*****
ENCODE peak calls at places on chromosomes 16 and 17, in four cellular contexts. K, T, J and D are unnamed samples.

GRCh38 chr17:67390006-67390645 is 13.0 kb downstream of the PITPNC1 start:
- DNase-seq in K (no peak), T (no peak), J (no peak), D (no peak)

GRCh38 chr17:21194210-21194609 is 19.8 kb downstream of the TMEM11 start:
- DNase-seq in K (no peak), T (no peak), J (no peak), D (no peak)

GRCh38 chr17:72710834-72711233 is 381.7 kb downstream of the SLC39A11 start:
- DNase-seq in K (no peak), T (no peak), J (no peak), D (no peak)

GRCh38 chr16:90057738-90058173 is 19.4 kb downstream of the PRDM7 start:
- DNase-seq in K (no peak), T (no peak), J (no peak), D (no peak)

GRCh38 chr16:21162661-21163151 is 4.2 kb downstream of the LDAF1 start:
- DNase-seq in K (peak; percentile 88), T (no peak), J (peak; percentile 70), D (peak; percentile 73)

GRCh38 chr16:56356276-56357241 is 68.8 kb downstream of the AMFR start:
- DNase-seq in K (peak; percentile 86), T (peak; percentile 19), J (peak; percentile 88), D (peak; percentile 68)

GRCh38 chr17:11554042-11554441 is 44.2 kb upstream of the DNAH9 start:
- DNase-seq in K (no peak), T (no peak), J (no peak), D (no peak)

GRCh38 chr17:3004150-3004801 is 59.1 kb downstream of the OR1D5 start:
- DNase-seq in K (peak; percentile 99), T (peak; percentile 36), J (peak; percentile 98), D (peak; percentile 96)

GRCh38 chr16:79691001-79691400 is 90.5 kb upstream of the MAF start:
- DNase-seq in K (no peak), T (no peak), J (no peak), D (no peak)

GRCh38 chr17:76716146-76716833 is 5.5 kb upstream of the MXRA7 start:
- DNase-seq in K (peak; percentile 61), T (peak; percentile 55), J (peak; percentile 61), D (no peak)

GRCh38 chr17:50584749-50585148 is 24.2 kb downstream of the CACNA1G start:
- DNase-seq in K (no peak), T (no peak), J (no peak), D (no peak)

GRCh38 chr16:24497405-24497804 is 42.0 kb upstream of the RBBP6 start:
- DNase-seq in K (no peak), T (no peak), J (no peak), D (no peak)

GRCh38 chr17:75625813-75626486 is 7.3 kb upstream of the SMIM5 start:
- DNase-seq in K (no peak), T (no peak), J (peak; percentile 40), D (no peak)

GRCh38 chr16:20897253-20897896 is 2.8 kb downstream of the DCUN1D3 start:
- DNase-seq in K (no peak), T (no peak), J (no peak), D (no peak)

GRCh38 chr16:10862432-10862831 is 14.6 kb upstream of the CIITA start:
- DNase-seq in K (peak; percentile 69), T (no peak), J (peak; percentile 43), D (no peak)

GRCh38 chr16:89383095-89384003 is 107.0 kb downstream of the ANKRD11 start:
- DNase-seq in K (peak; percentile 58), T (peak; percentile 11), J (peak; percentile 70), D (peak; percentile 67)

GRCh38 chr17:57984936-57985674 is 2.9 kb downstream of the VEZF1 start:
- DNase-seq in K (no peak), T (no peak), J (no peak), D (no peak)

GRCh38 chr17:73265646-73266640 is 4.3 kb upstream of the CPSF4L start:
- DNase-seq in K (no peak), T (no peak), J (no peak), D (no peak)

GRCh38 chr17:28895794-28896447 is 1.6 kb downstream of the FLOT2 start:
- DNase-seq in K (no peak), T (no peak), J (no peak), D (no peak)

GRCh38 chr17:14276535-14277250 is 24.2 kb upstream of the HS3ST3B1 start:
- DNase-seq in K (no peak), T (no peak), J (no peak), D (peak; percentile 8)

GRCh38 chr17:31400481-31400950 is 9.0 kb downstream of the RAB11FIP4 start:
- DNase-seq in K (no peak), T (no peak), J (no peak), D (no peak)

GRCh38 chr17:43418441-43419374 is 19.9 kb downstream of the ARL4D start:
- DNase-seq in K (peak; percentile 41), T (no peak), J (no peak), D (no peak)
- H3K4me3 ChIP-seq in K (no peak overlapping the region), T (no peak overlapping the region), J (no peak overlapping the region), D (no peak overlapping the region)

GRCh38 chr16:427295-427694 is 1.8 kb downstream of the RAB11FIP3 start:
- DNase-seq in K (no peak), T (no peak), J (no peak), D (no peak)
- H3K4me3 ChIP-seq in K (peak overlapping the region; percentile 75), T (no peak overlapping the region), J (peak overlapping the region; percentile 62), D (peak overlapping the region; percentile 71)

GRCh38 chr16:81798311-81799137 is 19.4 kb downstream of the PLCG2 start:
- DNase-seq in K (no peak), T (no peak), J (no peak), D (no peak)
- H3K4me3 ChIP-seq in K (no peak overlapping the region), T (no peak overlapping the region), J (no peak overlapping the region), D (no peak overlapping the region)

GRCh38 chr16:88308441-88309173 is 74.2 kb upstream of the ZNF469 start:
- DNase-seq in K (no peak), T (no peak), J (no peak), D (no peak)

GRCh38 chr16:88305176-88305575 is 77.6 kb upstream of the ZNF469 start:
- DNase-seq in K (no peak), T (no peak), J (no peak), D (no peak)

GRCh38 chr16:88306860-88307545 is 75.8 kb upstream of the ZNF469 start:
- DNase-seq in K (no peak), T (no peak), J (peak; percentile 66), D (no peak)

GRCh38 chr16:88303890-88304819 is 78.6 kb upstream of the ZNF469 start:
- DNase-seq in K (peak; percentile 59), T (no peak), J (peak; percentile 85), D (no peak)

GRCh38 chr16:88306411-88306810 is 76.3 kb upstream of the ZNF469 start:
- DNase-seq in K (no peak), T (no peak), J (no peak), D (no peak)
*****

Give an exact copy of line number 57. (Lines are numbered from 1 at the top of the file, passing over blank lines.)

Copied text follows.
GRCh38 chr16:88306860-88307545 is 75.8 kb upstream of the ZNF469 start: